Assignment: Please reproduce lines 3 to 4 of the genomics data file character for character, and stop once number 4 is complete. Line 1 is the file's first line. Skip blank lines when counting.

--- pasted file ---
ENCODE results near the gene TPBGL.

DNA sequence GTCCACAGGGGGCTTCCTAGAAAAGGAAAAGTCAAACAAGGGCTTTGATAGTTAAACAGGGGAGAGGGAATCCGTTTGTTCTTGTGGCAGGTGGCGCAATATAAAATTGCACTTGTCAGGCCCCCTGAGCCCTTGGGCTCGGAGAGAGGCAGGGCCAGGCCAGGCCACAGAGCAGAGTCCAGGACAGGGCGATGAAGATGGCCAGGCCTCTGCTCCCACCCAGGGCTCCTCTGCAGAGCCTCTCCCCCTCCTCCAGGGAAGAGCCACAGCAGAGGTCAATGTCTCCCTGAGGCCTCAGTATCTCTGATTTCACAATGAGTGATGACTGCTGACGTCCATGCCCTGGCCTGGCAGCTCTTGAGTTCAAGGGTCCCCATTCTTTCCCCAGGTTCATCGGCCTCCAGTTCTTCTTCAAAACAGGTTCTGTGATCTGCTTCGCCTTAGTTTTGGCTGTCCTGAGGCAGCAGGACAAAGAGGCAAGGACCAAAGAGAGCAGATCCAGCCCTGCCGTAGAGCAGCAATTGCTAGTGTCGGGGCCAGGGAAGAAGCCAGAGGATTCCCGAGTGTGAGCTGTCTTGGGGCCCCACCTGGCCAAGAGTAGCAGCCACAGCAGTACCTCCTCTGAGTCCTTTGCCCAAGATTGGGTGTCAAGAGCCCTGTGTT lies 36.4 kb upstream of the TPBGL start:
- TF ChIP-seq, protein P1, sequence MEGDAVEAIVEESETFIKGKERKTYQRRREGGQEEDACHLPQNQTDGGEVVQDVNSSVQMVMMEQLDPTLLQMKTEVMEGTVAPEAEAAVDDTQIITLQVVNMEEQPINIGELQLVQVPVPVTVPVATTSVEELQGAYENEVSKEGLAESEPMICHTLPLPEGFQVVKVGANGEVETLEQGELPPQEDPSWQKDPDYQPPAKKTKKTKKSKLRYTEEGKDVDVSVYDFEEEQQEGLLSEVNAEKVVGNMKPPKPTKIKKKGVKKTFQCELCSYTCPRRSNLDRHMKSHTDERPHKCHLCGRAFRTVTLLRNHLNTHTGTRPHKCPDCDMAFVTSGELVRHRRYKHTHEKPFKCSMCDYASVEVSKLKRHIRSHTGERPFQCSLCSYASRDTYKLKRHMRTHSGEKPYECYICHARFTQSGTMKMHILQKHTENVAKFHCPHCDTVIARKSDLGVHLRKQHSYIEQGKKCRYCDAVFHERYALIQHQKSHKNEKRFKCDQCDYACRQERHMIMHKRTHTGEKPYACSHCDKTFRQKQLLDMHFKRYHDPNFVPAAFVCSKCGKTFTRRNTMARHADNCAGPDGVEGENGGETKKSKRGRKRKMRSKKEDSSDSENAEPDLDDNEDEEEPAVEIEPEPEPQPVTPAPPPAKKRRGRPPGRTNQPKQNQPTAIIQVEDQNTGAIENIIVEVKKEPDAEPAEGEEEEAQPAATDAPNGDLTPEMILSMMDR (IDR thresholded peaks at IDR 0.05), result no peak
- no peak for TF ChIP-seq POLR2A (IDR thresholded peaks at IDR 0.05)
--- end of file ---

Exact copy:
- TF ChIP-seq, protein P1, sequence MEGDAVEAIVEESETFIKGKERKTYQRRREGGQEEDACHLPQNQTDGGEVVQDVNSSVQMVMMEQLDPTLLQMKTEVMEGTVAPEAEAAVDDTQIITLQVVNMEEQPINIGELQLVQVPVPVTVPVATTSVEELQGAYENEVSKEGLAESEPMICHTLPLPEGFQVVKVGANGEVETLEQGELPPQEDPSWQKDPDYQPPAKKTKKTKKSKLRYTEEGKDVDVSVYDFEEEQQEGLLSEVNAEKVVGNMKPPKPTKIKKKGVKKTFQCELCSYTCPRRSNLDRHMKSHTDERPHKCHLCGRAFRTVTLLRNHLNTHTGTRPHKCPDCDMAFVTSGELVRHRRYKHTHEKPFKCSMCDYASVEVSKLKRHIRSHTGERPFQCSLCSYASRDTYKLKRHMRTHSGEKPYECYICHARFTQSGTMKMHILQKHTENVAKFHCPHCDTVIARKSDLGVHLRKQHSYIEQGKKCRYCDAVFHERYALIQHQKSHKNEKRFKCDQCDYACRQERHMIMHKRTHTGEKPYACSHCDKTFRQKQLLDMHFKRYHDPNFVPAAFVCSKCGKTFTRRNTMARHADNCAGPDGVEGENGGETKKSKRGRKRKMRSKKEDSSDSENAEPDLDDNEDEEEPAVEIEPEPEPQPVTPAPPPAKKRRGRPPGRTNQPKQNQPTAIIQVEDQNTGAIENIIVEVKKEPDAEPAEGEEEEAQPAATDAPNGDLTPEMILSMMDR (IDR thresholded peaks at IDR 0.05), result no peak
- no peak for TF ChIP-seq POLR2A (IDR thresholded peaks at IDR 0.05)